After we submit it to Cuckoo for analysis, the file runs, and a command shell is opened on the VM. We can reach it by netcat-ing to the port on the VM during the analysis, like the attacker would connect to a victim. To get to know the environment, we issue the systeminfo command.
Right after the analysis has processed we can see the behavior set off quite a few alarm bells. The signatures have triggered a 10/10 danger rating, and Cuckoo has recognized it as a shortcut item containing command line arguments being started with a hidden window.
If we take a look at the process tree, it is immediately obvious that way too much activity has taken place for something that pretends to be (a link to) an image:
We see cmd.exe being launched by the LNK, cmd.exe running mshta.exe with the LNK as argument, and finally rundll32.exe being called to load and execute a weird .asd file.
This gives us a quick first impression of the dangers we face by opening this file if it comes from an untrusted source. But when looking to understand the specific dangers, there are the signatures to comment on the behavior. First Cuckoo alerts us to suspicious processes being started via a cmd.exe command:
…then it notices an executable being dropped to the Temp folder. Note that .asd is normally used for Microsoft Word autosaved documents, but here contains the DLL with the bind shell. Rundll32.exe ignores the extension and continues to run as long as the file structure is valid.
And finally, we can see shell commands with the shell windows being hidden. First, the picture is opened to minimize suspicion, then the executable is called.
Aside from the processes and their arguments, the signatures also tell us the network activity undertaken by the processes. Here we can see the shell binding to port 4444, and listening to all incoming connections.
A file deleting itself is handy it is when it comes to hiding the malicious original, and makes analysis harder when the damage is already done. But when it is caught, it can be a telltale sign of danger.
Under the “network” tab, we see Cuckoo has isolated the network traffic caused by opening the file, and we can readily see the command shell sending the opening message and working directory to us when we connected, and the commands that came from us.
In the case of malware receiving stages or commands, we would now be able to size up the damage. For further analysis and attribution, we can see the files dropped by the polyglot, and all its child processes.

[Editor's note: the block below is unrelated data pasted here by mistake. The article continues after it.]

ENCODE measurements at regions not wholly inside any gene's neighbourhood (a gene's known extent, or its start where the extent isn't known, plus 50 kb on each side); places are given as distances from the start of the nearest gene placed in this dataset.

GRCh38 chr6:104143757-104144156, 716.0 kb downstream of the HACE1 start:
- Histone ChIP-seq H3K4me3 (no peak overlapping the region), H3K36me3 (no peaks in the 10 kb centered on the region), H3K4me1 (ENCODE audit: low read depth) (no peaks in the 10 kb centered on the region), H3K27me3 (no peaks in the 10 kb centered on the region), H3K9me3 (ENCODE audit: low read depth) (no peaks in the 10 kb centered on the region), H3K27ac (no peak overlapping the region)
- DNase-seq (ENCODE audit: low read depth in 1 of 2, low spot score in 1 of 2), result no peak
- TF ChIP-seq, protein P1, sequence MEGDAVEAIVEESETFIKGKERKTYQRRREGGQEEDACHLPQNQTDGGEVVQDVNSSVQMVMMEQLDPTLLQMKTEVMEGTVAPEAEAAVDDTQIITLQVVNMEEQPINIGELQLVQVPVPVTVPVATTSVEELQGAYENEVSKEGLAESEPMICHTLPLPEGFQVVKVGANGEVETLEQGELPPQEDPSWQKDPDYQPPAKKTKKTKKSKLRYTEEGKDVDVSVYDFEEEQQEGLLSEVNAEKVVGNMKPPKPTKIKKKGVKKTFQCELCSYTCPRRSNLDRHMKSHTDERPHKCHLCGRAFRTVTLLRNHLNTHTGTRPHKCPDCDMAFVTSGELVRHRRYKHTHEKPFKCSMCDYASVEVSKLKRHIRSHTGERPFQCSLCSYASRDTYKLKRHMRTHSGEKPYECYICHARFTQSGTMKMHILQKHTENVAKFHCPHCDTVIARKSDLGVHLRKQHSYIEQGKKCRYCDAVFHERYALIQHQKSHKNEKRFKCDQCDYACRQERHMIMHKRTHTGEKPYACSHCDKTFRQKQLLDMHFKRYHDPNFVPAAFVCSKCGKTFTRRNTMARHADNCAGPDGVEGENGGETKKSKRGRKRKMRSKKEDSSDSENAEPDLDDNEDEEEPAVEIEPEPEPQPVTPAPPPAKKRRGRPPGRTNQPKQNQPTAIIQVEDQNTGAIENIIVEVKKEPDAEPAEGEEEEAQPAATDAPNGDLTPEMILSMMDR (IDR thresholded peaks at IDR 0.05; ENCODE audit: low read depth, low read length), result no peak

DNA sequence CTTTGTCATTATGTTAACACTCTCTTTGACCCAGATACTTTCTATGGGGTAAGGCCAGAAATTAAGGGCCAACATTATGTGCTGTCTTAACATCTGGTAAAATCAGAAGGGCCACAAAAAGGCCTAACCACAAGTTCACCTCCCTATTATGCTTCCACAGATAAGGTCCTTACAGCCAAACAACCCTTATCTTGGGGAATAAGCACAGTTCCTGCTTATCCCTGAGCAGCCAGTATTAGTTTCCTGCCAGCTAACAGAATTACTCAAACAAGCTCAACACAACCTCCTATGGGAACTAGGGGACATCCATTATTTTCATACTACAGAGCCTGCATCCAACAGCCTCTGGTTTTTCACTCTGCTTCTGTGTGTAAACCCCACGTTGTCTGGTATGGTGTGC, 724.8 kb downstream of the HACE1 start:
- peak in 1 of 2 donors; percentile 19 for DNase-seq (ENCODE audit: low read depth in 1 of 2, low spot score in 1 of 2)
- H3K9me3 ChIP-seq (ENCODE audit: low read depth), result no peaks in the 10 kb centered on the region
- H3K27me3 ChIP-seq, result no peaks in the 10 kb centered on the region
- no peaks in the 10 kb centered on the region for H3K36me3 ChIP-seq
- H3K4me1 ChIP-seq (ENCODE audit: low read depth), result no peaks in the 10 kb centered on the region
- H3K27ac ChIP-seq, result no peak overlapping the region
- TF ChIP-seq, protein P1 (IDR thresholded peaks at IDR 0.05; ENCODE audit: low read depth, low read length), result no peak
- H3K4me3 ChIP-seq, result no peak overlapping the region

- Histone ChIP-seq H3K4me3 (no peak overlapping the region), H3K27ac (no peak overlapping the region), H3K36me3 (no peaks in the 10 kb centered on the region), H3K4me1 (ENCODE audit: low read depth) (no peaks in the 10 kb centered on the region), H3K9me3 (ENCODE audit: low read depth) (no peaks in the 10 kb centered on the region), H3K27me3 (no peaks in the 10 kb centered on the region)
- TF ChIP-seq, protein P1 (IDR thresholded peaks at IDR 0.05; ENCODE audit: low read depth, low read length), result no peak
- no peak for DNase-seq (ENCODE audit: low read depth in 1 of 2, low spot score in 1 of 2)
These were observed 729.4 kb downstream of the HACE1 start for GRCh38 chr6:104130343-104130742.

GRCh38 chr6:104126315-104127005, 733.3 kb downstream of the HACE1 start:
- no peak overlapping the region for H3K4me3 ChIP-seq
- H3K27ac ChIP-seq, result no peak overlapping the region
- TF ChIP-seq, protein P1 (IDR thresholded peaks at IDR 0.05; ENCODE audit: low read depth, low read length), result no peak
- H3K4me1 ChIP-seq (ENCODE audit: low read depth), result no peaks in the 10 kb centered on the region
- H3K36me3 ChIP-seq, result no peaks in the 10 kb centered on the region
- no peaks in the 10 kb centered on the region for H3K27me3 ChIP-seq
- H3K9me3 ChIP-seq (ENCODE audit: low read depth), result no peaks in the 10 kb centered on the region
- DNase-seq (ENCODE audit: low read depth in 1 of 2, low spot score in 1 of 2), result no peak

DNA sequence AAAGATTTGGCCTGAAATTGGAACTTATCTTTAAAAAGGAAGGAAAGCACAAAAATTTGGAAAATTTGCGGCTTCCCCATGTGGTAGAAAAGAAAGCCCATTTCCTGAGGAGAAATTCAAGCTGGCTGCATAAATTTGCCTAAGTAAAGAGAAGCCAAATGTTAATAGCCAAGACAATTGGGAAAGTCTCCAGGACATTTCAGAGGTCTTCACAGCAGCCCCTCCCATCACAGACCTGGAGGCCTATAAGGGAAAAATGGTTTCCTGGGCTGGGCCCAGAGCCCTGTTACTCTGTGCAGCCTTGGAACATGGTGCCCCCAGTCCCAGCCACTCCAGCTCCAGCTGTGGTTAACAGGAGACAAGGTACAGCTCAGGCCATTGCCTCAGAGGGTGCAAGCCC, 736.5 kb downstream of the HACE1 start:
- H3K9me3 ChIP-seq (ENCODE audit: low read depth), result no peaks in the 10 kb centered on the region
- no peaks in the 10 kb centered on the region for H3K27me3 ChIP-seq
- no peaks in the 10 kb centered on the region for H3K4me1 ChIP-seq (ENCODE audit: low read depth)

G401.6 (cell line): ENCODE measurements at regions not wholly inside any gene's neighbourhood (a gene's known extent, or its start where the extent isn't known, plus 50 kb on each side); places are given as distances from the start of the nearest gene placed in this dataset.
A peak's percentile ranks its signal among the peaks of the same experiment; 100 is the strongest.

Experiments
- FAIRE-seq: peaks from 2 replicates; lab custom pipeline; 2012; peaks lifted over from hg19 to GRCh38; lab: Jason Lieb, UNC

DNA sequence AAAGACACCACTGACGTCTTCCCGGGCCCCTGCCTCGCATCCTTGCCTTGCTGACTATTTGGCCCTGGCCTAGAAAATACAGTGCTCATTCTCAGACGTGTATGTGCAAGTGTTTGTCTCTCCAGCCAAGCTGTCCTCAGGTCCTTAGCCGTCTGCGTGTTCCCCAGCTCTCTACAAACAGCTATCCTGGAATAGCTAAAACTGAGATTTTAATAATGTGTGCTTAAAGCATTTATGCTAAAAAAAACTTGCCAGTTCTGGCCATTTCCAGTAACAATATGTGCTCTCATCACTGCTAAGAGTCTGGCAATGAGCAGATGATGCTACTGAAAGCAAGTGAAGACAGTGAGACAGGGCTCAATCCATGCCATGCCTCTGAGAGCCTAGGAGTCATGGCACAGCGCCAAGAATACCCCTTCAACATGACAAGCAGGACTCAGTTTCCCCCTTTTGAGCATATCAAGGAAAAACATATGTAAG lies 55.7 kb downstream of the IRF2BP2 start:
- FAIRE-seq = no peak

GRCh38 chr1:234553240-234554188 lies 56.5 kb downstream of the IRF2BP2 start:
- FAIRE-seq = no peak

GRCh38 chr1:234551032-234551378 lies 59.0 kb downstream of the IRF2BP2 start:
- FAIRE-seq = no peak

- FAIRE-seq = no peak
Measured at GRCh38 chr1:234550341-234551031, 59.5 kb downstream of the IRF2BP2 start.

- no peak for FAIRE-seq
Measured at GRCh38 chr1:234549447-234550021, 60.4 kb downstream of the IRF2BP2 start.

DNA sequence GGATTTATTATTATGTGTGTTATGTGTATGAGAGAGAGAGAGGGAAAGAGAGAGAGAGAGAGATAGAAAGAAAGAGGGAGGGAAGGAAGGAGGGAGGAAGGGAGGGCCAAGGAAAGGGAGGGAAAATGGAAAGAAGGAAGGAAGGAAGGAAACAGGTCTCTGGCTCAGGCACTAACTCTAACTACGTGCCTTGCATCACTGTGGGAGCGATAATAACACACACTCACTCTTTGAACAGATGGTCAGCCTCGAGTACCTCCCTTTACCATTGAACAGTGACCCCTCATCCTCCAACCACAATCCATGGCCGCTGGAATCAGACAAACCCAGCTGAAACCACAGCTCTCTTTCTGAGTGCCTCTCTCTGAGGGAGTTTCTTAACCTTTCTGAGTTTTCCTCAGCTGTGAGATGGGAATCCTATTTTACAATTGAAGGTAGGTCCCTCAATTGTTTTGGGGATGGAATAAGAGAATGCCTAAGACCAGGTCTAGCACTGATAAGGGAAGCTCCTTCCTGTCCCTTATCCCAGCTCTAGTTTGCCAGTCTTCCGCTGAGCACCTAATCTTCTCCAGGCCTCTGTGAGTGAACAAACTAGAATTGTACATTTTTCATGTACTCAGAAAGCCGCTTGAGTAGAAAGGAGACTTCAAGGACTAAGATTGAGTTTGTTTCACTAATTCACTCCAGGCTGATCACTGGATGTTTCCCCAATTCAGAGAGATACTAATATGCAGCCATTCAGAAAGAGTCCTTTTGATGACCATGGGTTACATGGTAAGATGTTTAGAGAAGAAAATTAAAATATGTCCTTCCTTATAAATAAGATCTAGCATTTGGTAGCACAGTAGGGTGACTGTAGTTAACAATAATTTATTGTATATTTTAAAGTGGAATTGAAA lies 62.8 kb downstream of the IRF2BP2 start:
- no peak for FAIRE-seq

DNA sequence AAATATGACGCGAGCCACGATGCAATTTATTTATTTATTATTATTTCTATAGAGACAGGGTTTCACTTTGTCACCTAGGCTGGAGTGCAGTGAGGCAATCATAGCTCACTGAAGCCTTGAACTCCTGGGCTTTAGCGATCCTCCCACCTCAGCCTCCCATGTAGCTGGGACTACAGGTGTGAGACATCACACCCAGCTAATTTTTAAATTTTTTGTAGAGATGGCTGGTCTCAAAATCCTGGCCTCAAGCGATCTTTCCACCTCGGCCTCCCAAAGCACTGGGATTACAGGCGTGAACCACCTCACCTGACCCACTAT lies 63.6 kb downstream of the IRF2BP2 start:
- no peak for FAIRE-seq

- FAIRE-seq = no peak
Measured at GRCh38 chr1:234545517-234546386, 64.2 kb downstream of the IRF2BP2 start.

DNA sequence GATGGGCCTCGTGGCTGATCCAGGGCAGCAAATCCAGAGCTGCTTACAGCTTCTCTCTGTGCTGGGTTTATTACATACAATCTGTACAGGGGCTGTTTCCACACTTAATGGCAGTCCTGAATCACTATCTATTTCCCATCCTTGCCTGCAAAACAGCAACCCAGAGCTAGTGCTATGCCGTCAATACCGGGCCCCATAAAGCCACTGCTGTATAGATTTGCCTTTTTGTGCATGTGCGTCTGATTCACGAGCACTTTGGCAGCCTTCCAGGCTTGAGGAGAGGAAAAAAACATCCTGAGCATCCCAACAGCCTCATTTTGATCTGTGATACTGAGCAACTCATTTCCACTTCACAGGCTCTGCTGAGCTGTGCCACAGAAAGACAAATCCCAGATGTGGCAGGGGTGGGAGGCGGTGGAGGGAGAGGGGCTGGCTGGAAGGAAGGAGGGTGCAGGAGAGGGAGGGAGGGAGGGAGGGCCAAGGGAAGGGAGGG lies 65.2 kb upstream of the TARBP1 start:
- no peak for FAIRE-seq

The .asd file containing our shell is listed as an executable in DLL form, available for download, along with the decoy .jpg.
Visually, this attack vector is quite devious. Even an experienced user might fall prey to infection through this method. A security-conscious user might have configured Windows to show file extensions, training them to look at (and trust) the filetype being displayed. The file does what you expect it to; open a picture.
So then, can we rely on traditional antivirus software to protect us? One could make the case that with our specific sample, detection by traditional scanners was far from comprehensive. Also, note that we have not used any obfuscation apart from what our tools provided by default. Seeing as we’ve submitted a sample which hasn’t been seen before, and which uses an uncommon format, AV products have to rely on static heuristics to come up with a verdict.
But no matter how obfuscated, obscure or obsolete the format, the actions of the program have an effect. When those actions are logged properly under dynamic analysis, the problem that the ‘freshness’ of malware presents is all but mitigated. We can clearly see the inner workings of our handiwork, along with the consequences of accidentally running it. Where malware uses novel execution techniques, tailored payloads, and visual stealth, Cuckoo excels.
Nevertheless, the only good defense is awareness and good safety habits. People who know that spearphishing is one of the most lucrative angles for attackers might still get suspicious at the few visual clues we can’t iron out, like the shortcut icon arrow and the file suddenly getting a thumbnail after being run.